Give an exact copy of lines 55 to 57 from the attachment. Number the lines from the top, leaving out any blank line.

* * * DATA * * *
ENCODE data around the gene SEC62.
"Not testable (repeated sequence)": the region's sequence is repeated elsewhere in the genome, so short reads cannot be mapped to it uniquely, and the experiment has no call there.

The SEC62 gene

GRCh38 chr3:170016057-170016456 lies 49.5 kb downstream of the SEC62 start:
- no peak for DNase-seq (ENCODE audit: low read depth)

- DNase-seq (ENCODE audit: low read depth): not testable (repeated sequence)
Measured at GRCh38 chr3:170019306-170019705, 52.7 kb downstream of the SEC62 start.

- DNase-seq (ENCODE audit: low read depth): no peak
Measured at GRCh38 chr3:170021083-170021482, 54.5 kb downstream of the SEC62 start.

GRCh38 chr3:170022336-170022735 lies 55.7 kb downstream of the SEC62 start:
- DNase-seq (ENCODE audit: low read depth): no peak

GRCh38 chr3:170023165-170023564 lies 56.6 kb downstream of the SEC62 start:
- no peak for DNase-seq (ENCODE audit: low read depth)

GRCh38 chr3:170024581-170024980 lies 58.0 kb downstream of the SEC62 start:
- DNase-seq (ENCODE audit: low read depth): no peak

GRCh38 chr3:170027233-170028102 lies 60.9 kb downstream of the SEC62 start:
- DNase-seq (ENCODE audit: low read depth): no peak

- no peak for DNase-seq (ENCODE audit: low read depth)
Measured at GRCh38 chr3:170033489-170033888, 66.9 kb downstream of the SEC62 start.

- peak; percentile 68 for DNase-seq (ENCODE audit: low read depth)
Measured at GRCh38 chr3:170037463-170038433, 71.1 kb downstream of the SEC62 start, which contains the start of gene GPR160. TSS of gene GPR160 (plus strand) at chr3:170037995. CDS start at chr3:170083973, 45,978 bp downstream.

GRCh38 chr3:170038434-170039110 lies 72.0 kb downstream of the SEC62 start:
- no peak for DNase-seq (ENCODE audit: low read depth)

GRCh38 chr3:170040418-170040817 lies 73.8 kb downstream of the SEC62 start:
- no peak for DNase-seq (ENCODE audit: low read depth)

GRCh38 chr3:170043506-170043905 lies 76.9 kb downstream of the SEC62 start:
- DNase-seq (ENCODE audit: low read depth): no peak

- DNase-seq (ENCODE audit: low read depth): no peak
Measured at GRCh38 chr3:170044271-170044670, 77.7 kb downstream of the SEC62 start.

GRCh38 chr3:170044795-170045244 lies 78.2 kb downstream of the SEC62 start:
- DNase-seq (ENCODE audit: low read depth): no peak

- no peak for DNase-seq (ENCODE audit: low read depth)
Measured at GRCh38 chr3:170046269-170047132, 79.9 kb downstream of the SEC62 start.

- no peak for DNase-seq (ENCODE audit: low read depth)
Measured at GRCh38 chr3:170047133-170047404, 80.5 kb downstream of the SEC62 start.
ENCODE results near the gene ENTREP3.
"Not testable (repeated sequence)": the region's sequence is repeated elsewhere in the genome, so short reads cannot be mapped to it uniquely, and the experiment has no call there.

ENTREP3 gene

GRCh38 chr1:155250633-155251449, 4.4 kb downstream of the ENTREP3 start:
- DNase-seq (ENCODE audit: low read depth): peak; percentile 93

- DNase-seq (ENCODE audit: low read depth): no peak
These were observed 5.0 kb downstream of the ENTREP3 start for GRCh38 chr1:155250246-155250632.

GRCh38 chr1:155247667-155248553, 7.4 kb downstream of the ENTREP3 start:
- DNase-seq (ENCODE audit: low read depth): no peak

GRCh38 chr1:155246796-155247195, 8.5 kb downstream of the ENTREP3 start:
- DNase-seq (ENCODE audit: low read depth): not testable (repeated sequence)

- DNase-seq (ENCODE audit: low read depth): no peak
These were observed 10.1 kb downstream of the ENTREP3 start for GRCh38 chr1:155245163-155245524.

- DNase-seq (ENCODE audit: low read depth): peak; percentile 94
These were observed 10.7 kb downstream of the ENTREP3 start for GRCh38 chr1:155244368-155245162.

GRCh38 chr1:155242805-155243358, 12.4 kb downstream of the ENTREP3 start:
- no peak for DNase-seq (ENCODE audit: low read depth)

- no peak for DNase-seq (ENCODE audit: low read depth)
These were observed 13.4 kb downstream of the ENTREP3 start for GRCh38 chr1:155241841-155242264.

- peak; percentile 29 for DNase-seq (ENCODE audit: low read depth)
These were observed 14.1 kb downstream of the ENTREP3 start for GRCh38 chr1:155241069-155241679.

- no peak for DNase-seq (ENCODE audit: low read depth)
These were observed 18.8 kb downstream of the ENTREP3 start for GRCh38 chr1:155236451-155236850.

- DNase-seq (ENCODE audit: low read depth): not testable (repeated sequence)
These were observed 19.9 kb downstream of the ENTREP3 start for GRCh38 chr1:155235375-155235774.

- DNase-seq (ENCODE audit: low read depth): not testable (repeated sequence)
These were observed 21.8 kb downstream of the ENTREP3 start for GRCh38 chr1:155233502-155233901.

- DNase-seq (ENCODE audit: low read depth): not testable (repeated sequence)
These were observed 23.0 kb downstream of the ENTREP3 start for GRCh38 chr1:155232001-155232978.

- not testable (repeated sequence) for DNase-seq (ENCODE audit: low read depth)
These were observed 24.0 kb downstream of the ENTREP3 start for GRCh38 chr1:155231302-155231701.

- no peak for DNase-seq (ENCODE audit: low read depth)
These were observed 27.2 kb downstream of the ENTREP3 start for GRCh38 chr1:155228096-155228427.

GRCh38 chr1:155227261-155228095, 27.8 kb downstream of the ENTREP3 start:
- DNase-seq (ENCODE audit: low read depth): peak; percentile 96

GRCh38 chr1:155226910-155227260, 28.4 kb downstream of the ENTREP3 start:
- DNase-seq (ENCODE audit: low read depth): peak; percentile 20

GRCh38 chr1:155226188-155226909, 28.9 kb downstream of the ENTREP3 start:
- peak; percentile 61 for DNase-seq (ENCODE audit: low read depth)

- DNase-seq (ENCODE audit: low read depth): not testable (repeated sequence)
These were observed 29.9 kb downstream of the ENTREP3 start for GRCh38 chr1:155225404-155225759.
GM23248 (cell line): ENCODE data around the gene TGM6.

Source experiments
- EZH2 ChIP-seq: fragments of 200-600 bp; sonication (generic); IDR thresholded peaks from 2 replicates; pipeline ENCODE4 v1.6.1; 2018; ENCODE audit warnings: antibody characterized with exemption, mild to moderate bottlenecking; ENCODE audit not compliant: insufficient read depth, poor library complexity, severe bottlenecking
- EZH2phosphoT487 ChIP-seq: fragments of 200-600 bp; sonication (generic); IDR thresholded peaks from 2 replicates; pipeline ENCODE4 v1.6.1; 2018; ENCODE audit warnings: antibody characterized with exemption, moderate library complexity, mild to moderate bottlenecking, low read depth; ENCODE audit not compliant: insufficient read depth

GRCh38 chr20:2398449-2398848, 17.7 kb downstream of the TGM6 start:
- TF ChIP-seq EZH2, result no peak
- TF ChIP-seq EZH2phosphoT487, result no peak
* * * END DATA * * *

- peak; percentile 29 for DNase-seq (ENCODE audit: low read depth)
These were observed 14.1 kb downstream of the ENTREP3 start for GRCh38 chr1:155241069-155241679.

- no peak for DNase-seq (ENCODE audit: low read depth)